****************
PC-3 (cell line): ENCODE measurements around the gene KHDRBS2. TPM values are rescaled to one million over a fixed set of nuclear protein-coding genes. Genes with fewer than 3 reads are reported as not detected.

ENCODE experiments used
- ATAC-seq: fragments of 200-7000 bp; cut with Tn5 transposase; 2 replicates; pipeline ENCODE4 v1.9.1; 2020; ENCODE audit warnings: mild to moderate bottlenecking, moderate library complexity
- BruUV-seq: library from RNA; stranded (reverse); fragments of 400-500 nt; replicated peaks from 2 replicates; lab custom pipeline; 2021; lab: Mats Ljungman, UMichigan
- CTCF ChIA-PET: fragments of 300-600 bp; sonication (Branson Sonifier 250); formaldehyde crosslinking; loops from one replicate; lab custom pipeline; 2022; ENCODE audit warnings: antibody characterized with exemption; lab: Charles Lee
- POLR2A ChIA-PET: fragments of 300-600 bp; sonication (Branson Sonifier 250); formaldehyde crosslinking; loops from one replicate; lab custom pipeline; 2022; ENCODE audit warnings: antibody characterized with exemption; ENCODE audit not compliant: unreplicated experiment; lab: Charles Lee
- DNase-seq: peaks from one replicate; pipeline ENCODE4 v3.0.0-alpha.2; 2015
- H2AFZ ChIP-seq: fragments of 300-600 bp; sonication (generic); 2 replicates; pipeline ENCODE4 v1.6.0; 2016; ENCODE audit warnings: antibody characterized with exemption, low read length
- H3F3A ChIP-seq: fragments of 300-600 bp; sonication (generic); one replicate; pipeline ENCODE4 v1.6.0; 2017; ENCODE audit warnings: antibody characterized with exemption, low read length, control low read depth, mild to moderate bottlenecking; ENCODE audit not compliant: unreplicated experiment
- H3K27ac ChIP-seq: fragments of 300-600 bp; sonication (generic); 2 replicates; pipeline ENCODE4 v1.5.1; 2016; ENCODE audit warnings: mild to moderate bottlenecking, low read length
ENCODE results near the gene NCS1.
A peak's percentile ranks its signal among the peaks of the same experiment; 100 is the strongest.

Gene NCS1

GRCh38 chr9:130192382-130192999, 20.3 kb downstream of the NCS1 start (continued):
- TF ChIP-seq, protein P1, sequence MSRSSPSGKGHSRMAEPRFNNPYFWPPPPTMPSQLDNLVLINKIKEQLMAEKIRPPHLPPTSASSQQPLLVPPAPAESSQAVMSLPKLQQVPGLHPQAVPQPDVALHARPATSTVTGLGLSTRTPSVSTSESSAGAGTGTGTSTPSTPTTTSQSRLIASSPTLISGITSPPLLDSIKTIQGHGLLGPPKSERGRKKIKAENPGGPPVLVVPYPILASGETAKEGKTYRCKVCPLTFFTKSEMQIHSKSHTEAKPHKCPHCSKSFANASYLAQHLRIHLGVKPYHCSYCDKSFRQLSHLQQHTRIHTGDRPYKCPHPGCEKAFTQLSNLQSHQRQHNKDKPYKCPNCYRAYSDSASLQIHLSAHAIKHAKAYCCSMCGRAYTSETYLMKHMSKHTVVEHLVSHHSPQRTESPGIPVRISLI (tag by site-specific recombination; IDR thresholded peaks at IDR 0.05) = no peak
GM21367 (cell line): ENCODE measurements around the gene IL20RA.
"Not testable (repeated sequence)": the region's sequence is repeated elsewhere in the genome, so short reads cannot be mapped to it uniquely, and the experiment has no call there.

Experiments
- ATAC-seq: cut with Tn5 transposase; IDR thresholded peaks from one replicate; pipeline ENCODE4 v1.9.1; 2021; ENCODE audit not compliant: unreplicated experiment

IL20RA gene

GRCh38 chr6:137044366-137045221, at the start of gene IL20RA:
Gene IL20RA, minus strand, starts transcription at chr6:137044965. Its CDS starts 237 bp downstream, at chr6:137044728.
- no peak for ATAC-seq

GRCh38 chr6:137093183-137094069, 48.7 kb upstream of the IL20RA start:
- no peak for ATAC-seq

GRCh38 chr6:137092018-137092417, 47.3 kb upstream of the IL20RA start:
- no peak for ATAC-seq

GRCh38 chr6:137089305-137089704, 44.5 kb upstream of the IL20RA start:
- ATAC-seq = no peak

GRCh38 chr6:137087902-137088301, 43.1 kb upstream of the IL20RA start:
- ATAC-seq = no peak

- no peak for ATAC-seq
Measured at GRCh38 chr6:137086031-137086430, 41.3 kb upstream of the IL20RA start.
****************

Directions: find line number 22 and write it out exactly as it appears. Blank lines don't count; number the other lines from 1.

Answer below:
Gene IL20RA, minus strand, starts transcription at chr6:137044965. Its CDS starts 237 bp downstream, at chr6:137044728.